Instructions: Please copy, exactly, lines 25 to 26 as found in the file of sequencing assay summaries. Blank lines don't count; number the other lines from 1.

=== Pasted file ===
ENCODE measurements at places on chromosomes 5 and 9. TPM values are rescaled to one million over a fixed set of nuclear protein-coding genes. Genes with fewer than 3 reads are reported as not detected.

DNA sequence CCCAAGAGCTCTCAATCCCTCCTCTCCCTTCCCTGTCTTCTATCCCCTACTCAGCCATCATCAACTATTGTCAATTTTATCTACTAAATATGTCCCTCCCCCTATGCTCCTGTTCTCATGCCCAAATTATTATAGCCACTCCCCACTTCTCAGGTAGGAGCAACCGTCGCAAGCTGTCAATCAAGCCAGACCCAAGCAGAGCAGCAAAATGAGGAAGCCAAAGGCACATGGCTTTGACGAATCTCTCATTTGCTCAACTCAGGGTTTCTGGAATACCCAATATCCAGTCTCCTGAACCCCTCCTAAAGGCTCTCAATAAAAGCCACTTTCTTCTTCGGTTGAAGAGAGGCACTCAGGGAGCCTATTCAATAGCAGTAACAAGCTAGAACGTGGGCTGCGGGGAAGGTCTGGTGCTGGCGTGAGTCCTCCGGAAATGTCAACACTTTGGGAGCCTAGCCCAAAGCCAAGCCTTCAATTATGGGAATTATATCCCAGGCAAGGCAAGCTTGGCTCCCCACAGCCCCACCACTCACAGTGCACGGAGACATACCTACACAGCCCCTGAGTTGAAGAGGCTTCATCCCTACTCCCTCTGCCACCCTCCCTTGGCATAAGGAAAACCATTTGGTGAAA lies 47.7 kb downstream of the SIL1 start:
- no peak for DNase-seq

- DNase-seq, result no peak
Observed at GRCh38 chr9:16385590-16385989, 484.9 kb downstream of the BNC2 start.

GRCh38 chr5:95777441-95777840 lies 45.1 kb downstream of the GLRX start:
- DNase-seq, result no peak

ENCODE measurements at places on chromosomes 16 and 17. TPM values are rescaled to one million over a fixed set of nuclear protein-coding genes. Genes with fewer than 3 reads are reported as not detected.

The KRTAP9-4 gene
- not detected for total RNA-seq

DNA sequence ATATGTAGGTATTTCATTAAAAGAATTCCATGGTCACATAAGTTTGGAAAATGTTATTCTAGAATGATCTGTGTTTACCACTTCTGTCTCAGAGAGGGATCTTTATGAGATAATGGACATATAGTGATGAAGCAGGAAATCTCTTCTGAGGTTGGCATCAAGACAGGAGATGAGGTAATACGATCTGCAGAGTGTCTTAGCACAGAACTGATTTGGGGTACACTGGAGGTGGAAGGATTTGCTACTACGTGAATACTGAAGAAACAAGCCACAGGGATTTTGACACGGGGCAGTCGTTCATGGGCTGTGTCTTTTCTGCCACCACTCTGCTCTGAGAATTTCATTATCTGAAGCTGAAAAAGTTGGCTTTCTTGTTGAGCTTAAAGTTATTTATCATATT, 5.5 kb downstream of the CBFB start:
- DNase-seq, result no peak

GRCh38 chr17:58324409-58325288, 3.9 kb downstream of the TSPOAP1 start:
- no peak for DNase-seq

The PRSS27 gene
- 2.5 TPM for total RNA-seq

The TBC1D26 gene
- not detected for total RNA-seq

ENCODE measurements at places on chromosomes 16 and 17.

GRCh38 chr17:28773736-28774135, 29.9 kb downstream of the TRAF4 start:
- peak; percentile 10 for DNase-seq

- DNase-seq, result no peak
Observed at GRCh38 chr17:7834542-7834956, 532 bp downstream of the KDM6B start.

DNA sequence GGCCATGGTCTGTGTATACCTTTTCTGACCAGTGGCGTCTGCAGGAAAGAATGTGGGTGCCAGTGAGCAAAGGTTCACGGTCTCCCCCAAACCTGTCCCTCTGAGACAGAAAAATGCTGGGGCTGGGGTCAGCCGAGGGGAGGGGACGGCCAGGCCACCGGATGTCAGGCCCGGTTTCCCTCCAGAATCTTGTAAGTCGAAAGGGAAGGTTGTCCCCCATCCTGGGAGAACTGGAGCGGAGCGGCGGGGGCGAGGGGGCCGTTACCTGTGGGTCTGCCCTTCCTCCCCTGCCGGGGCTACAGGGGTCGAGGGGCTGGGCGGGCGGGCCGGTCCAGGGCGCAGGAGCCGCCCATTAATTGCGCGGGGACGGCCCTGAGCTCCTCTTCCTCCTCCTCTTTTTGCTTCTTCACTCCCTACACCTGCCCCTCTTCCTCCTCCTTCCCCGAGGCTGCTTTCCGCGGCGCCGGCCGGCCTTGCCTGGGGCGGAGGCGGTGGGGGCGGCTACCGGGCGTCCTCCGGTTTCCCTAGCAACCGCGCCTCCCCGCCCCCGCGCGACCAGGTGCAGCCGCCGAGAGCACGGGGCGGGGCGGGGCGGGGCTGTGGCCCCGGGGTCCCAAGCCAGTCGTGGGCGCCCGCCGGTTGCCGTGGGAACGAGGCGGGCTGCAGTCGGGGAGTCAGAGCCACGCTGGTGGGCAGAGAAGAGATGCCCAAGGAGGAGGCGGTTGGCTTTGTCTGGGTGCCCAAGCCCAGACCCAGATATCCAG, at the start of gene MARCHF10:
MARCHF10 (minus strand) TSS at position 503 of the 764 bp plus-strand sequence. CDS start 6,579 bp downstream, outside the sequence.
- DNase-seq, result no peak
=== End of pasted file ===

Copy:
MARCHF10 (minus strand) TSS at position 503 of the 764 bp plus-strand sequence. CDS start 6,579 bp downstream, outside the sequence.
- DNase-seq, result no peak